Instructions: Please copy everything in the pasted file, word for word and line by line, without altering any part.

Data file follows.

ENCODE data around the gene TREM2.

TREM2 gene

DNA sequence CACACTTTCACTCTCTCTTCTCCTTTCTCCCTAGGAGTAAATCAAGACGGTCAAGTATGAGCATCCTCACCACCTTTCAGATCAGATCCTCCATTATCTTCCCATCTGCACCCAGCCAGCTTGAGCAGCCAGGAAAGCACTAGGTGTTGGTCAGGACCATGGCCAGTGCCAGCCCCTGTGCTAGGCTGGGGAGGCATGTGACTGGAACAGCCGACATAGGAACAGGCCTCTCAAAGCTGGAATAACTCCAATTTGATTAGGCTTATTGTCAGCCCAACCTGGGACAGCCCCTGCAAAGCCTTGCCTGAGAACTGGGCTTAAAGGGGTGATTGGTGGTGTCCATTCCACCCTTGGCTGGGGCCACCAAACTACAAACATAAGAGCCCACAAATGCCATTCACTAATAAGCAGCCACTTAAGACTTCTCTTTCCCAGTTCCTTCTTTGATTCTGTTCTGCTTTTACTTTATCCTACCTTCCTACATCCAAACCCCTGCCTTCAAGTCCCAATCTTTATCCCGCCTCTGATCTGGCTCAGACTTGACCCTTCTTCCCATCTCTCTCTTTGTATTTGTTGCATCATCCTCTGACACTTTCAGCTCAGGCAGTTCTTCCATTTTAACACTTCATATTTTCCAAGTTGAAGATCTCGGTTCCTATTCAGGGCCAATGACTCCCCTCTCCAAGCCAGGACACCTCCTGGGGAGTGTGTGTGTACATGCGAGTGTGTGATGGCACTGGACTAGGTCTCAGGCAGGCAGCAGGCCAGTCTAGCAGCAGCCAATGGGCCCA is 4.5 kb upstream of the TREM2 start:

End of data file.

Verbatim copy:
ENCODE data around the gene TREM2.

TREM2 gene

DNA sequence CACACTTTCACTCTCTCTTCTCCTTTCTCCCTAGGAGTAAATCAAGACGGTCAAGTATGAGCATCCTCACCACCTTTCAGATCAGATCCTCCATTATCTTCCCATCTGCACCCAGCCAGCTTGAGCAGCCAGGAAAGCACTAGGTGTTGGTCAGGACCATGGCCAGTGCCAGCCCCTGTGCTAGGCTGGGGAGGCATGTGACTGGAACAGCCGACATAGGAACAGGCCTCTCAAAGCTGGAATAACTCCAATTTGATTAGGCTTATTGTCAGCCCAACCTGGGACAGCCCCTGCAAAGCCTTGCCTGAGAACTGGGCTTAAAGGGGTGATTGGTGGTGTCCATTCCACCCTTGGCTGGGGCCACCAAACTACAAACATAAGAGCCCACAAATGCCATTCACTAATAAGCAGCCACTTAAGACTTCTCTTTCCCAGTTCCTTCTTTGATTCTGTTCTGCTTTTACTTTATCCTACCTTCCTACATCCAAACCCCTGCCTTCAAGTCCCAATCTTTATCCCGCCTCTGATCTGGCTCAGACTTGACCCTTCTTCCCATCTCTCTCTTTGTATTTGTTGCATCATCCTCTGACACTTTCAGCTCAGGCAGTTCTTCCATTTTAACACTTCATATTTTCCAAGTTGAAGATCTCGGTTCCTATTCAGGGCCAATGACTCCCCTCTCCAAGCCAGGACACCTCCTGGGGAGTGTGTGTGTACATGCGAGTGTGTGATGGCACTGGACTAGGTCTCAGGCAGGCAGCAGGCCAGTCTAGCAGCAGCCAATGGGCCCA is 4.5 kb upstream of the TREM2 start: